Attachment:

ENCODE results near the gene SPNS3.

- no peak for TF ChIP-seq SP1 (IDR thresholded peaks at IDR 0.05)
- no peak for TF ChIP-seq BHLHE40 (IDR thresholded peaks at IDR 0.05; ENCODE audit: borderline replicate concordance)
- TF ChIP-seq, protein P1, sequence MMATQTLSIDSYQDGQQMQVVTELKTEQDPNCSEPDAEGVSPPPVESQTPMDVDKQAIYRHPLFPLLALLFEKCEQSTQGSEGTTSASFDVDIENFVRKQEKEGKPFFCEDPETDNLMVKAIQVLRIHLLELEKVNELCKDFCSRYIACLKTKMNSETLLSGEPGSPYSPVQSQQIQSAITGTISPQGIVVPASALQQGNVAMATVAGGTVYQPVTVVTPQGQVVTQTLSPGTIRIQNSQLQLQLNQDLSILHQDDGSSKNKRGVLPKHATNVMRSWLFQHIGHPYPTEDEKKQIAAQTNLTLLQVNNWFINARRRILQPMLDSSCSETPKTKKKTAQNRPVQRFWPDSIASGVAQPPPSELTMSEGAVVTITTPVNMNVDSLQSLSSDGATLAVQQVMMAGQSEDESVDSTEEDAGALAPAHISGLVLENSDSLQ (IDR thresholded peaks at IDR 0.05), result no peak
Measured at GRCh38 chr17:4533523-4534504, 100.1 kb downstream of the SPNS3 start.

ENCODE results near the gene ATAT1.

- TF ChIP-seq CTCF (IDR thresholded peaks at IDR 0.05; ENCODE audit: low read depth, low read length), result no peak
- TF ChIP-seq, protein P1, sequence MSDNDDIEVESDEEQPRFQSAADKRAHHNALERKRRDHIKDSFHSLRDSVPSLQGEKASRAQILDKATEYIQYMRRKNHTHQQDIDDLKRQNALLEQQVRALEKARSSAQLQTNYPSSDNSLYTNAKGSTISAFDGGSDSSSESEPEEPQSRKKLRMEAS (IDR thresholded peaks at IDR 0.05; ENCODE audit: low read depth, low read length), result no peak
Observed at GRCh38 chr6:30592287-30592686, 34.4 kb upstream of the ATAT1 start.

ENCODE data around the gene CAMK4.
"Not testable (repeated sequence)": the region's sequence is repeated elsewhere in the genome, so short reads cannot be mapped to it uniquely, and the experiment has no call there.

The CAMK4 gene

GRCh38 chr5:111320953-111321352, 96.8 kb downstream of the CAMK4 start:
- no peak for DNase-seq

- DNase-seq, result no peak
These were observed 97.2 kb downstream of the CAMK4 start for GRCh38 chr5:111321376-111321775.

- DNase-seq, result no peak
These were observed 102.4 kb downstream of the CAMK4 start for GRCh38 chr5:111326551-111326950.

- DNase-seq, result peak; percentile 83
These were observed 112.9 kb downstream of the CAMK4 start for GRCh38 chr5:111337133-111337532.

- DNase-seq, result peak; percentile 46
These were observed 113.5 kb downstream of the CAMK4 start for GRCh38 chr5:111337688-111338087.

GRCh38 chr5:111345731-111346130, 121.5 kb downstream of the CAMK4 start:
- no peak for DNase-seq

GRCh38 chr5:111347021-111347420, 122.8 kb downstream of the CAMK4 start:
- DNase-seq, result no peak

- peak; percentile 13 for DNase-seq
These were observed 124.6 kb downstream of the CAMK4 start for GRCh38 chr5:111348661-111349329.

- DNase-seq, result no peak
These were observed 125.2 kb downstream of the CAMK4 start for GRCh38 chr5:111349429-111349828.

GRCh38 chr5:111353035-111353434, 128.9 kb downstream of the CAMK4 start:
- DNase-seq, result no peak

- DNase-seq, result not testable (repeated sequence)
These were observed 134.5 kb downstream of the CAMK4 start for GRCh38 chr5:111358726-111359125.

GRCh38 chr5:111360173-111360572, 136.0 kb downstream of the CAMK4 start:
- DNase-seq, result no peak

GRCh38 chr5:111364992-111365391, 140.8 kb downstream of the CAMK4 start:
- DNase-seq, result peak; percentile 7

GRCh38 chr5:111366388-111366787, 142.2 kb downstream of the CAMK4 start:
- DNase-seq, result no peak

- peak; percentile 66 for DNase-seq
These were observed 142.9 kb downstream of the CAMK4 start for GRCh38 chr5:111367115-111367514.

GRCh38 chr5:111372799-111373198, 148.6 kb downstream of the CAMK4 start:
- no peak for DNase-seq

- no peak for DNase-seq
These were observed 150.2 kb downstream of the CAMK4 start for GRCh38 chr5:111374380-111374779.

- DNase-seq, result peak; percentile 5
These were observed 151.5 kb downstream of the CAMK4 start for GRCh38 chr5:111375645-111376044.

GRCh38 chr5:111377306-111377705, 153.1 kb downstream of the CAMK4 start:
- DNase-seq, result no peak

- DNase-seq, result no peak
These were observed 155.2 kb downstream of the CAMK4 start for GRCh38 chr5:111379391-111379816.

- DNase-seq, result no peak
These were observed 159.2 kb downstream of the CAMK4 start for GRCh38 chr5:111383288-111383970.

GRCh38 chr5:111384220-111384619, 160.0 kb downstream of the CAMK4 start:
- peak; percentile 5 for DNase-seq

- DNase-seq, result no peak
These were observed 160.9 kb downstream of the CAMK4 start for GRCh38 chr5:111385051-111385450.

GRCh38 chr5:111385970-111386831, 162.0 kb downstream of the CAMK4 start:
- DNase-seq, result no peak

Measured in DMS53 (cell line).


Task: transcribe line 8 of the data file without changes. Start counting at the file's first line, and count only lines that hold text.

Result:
- TF ChIP-seq, protein P1, sequence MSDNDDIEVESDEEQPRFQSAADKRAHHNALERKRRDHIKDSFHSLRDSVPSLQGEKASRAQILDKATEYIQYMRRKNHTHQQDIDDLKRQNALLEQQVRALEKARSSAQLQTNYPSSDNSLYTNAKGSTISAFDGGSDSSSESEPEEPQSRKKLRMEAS (IDR thresholded peaks at IDR 0.05; ENCODE audit: low read depth, low read length), result no peak